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NG can be applied to most types of vehicles either in the form of Compressed Natural Gas (CNG) or proposed Liqiufied Natural Gas (LNG), although it requires the necessary infrastructure and careful considerations. NG can also be a fuel for hybrid vehicles and fuel cells. NG is now available at Black Point and the strategic landfill gas at NENT, WENT and SENT can be purified, liquefied and stored on-site for distribution.

LNG is a cryogenic liquid and has a liquid to gas ratio of about 1 to 620. It is important from a risk point of view to consider LNG vehicles going through tunnels and densely populated areas. CNG vehicles are less restrictive from a risk point of view, and therefore can be applied to most types of vehicles, but they require more storage space for CNG cylinders compared with diesel tank.

At present, Hong Kong has no infrastructure for NG storage terminals and distribution systems, however, the Towngas transmission and distribution network is originally designed for NG service, and therefore it can be used as a common carrier system, once NG is available with the security of supply.

The (LNG) terminal at Qingtoujiao could be completed for piped gas supply to Hong Kong by 2005. In addition, there are some areas where NG or LFG is readily available and planning could start on considering sites for NG storage terminals and refueling stations at suitable locations. This would include all landfill sites and vehicle fleet operators with own depots for NG refueling facilities.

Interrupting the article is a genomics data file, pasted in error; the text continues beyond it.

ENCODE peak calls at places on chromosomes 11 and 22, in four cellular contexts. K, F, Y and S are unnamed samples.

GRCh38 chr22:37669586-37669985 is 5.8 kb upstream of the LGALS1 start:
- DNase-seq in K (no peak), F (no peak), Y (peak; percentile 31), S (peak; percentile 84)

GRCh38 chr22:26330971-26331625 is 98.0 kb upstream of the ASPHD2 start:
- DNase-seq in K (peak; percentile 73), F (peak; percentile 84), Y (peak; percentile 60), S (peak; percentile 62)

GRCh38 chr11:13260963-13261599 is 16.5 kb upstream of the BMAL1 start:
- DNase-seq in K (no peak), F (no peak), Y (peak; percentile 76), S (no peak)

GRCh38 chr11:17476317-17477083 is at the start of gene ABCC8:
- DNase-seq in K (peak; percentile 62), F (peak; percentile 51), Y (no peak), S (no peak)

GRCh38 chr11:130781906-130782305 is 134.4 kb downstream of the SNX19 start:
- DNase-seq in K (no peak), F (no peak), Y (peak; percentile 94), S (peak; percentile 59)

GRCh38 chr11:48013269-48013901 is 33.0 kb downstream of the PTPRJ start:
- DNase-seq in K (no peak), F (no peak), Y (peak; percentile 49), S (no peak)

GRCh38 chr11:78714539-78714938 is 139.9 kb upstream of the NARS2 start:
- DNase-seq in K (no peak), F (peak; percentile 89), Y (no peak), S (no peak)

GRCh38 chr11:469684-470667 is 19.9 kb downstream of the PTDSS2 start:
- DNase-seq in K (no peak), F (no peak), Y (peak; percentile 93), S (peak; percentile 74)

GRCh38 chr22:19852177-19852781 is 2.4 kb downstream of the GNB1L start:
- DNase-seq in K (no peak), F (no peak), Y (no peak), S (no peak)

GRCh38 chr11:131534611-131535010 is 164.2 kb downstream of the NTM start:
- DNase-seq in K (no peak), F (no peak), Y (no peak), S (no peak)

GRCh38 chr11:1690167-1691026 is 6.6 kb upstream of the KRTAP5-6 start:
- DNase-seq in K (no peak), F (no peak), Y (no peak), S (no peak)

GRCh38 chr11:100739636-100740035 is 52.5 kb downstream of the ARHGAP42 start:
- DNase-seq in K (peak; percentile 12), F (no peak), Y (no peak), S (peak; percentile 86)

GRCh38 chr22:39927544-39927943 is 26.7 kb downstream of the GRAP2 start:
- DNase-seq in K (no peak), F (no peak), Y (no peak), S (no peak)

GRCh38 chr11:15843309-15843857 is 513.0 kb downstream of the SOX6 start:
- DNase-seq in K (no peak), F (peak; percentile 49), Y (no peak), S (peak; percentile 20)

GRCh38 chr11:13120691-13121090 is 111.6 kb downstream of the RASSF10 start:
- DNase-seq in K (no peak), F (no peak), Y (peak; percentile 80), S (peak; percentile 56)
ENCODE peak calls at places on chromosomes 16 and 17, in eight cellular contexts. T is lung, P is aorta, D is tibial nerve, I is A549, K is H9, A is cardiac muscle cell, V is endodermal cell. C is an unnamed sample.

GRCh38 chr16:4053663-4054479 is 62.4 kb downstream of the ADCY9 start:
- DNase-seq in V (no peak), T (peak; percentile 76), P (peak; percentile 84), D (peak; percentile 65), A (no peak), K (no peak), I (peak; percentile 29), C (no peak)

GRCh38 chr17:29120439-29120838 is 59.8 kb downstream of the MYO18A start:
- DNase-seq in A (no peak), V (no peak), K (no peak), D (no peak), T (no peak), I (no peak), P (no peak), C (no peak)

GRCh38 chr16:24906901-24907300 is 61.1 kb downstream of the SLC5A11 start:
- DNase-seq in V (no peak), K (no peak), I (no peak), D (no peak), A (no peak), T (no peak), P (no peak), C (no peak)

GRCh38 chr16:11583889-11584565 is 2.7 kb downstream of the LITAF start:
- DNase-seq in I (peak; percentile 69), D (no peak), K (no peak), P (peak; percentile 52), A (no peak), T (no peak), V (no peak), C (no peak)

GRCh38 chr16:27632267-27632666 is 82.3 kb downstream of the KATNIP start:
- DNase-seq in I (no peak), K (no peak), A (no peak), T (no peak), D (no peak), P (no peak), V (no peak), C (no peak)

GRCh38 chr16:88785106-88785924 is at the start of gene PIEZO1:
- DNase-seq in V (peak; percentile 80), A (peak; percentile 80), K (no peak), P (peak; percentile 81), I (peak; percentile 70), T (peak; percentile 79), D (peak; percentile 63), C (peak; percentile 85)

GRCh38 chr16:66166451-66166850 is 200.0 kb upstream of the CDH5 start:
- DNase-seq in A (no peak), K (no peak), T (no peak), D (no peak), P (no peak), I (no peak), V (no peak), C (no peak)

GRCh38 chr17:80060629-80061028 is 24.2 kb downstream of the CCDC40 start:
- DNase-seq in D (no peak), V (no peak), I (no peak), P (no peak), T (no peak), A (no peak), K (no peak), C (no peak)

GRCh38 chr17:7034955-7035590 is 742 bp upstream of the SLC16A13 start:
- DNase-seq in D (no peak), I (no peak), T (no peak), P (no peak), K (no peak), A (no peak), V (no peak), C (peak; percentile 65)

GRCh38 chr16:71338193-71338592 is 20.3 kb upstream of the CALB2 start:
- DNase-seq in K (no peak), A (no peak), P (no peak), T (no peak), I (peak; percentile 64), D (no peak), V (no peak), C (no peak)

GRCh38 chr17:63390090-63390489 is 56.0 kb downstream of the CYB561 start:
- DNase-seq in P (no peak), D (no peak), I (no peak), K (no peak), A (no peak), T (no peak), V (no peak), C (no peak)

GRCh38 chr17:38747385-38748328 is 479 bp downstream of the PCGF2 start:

Landfill sites, NT west, NT east and certain large vehicle fleet operators could be considered for LNG or CNG storage terminals and refueling stations as they require large storage areas.

LNG is normally distributed by cryogenic road tanker whereas CNG can be distributed by tube-trailers or cylinder packs in ISO container trucks, or by means of a pipeline system for supplying NG to suitable stations which are equipped with compressors to build up the required pressure for refueling.

Gas quality is also another important issue to ensure fuel efficiency and consistency for end users as well as to comply with the legal requirements on gas composition.

Training of NGV technicians and provision of NGV workshops will need the necessary attention and arrangements for the introduction of NGV in the future.

Fuel Cells: James Cannon – Energy Futures Inc •

Fuel cells are electrochemical devices capable of converting hydrogen and oxygen gases directly into electricity without combustion. The process is highly efficient and the only byproduct besides electricity is water. Like a solar photovoltaic power cell to which it is frequently compared, a fuel cell has no moving parts and produces no noise or pollution.

There is no free hydrogen gas on earth, but unlimited supplies can be extracted from other sources, such as water or hydrocarbons. When hydrogen is extracted from water using solar energy, and then reconverted to water and electrical energy in a fuel cell, the overall energy cycle is endlessly sustainable. Thus, fuel cells offer a potentially permanent solution to the world’s energy needs.

Harnessing hydrogen fuel c ell energy to power automobiles is now a high priority of nearly every major automotive manufacturers around the world. Although the technology is not


Final report Appendix 1 typeset  
Final report Appendix 1 typeset  

Table A1 Costs (HK$) of ULSD compared to standard diesel Diesel standard Import price ($/L) Duty ($) Retail price ($/L) Regular diesel (350p...